No longer the fifth wall..
Yesterday, ceilings inspired human kind and architects. Ceilings would be an architect's gateway to the heavens. Of course, back then, they had the space. Nevertheless, the perfect example is Jeronimos Monastery in Spain. Their ribbed vaulted ceiling is reaching for the heavens. How could someone not look up and be in awe? The attention to detail is obsessively brilliant, and the octagonal pillars, alone, will certainly drop some people to their knees. Today, sometimes, ceilings are referred to as the fifth wall. So, how do architects, in today's world, inspire awe with ceilings?
The canopy ceiling is fantastic for the connection of two parts. When done correctly, the two parts should have that look that they are soul mates, they belong together. The canopy at the Hoshakuji Station accomplished this feat. It made the connection from the west part of the railroad to the east part, effortless. They used a wood soffit, suspended on steel hangers, where they fluctuated the height of the canopy to create both an enclosed and lofty look and feel. Also, the pieces were disjointed and assembled like a puzzle to represent a fragmented society that was healing and being pulled back together. The canopy connected the east side to the railroad to the west side, effortlessly.
Ceilings can have a function. With the famous BanQ restaurant in Boston, Massachusetts, they've used their canopy ceiling to hide some mechanical, plumbing and lighting systems of the restaurant. Brilliant. They're functional and they are beautiful, when done right.
The Sloped Ceiling/Slab Ceiling
The sloped ceiling is very similar, in mood, to the ceiling at the Yale University Art Gallery. At the art gallery, the sun changes the shadows on the waffle-slab ceiling. It's moody. It also looks different from one side of the room to the other side. Afternoon looks and feels different from morning. The sloped ceiling is stealing that idea, because it isn't looking for that perfect 90-degree angle. It's searching to capture the sun at the right angle. It can make the space comfortable... or not.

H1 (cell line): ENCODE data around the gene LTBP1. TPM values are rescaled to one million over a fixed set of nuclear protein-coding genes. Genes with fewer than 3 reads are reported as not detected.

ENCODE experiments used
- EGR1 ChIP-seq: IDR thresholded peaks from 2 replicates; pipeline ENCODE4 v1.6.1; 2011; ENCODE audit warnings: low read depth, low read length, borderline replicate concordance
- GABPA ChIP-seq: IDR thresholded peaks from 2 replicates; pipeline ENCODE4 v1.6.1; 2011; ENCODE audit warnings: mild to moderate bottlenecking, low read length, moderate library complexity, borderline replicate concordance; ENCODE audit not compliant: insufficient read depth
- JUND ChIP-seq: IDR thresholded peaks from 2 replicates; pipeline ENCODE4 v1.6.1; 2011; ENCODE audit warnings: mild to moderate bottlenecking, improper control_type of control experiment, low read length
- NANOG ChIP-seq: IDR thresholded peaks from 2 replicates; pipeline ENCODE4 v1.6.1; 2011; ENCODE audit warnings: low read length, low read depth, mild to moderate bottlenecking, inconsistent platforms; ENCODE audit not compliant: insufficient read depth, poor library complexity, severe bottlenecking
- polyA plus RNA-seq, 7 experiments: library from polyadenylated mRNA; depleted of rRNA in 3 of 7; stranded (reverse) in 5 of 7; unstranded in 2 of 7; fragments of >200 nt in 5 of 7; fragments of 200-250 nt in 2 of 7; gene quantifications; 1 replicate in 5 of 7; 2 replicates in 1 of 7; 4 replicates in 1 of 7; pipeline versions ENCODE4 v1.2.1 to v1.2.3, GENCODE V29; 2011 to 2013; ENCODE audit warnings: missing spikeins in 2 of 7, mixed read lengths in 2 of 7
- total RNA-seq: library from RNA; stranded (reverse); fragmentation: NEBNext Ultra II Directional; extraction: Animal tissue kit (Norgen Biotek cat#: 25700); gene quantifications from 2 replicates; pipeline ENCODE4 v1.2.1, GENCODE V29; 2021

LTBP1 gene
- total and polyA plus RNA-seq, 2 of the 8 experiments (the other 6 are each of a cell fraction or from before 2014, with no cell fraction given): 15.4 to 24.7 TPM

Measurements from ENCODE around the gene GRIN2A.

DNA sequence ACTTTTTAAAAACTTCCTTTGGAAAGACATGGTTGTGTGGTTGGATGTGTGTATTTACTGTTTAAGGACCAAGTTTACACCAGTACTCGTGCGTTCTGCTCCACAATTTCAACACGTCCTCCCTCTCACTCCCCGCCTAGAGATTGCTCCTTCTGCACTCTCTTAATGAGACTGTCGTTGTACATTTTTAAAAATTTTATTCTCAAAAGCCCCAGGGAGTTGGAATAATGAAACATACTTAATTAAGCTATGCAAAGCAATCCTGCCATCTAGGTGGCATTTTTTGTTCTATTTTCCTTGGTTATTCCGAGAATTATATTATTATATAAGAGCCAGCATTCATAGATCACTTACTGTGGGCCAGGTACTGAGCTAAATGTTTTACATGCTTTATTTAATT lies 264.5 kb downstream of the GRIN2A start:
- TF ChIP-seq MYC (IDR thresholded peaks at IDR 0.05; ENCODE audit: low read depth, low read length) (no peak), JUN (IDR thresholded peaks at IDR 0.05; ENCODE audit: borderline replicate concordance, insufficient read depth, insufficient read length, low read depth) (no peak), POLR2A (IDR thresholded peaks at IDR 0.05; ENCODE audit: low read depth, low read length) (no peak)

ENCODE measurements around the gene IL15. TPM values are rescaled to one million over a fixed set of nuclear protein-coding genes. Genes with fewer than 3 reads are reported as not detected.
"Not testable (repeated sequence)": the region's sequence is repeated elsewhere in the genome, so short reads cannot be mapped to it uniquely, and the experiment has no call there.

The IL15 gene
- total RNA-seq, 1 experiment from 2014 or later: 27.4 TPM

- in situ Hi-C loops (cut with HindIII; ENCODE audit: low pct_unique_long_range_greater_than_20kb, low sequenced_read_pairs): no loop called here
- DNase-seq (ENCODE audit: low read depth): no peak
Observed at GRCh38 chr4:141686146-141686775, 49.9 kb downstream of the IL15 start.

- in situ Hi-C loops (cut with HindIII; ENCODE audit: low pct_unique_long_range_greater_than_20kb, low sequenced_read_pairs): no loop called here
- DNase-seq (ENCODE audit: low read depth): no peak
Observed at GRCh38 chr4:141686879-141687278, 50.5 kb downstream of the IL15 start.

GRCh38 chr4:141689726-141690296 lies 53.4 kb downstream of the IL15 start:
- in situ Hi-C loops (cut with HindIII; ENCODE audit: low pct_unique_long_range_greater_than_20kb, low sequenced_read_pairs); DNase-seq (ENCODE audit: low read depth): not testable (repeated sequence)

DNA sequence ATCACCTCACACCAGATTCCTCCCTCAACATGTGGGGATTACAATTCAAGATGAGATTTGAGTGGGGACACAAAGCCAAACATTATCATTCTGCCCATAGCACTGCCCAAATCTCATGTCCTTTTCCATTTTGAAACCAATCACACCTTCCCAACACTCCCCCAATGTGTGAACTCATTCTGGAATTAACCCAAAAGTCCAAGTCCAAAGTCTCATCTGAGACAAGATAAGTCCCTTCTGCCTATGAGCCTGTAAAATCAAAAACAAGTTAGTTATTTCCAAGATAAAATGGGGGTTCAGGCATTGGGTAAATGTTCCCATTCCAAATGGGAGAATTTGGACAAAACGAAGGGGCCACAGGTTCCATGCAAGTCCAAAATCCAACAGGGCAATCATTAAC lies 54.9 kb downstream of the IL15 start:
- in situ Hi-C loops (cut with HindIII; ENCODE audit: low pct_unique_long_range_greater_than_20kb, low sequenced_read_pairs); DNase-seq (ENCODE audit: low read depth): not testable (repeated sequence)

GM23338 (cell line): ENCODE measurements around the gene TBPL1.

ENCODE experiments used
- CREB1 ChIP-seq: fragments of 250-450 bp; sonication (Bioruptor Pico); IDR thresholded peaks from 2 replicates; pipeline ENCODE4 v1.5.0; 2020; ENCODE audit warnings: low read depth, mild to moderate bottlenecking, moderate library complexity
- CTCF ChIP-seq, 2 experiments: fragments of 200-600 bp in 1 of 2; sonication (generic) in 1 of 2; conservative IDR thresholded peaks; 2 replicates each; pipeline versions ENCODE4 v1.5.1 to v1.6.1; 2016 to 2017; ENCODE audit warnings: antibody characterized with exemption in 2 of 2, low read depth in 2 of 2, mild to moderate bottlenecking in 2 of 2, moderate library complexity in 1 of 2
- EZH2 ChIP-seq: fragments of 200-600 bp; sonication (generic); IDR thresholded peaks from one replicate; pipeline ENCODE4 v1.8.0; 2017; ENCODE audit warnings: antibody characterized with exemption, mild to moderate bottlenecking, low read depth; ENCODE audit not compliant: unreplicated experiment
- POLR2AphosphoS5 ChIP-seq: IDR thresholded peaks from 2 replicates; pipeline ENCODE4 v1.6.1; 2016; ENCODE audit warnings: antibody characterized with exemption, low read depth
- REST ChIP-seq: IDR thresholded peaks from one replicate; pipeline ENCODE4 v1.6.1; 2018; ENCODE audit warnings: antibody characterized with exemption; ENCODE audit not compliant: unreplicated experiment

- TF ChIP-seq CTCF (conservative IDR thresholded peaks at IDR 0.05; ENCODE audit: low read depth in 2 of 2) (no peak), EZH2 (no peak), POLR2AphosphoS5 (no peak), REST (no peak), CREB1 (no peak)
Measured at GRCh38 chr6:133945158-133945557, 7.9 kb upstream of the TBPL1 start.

Dropped and False Ceilings
Dropped and false ceilings can be both functional and inspiring. They hide mistakes. They hide mechanical, electrical, and plumbing features easily. They can also be used to exaggerate a certain area with lighting or just with a clever design. Whatever the reasons; false ceiling, suspended ceiling, drop in ceiling, or dropped ceilings are a great tool for the architect. With the fight for space increasing, everywhere, ceilings still should not be an addendum. They still can be awe-inspiring and brilliant. They can hide mistakes, and they can be your fifth wall. Whatever your reasons, don't let them be an afterthought.
What are some creative ways you've used the fifth wall?